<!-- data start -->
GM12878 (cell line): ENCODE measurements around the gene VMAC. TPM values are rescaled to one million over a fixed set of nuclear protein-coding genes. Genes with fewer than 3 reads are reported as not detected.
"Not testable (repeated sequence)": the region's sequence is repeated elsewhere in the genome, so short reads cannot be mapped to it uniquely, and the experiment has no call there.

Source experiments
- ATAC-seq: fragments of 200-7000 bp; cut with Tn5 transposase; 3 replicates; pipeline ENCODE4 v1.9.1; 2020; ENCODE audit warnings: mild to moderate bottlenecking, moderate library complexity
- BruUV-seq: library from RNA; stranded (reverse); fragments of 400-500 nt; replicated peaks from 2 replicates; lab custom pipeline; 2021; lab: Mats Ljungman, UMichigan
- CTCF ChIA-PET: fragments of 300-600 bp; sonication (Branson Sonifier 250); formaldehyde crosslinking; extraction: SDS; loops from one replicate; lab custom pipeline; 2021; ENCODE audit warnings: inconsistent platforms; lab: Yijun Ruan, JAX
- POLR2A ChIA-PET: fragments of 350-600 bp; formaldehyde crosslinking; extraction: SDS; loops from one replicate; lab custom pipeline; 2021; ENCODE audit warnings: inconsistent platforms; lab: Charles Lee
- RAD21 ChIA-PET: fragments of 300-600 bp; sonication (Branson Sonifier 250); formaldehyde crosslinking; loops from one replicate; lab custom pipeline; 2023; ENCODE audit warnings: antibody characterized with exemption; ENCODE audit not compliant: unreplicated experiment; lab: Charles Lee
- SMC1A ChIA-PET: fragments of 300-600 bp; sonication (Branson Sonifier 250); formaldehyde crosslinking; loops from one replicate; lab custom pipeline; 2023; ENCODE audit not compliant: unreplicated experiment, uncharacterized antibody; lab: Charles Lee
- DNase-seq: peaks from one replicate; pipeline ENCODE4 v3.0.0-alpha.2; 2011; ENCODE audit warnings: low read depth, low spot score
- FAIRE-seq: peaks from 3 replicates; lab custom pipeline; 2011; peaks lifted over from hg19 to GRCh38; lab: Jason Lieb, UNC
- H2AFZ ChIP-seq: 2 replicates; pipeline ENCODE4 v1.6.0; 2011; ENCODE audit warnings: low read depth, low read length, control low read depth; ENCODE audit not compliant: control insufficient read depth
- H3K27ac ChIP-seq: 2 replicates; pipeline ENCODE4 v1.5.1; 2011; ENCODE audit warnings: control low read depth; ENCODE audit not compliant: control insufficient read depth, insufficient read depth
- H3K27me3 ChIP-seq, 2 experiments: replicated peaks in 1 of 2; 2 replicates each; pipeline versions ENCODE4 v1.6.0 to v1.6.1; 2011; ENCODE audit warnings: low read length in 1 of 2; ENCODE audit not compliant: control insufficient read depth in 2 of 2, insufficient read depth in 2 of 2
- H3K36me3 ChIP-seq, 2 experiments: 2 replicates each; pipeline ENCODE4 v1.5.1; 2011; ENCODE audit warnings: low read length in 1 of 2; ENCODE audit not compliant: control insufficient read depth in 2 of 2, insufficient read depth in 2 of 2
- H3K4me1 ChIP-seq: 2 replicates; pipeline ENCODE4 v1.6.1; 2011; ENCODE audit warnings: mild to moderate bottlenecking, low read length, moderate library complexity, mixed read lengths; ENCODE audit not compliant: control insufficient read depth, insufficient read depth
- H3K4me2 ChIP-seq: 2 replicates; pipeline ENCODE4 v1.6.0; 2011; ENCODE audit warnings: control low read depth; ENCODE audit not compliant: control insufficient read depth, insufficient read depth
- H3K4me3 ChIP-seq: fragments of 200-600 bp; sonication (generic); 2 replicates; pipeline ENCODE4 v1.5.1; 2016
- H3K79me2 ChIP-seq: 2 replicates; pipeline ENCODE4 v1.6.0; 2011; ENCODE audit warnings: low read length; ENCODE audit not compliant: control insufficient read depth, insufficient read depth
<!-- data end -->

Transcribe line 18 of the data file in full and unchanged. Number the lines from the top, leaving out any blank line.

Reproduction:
- H3K4me3 ChIP-seq: fragments of 200-600 bp; sonication (generic); 2 replicates; pipeline ENCODE4 v1.5.1; 2016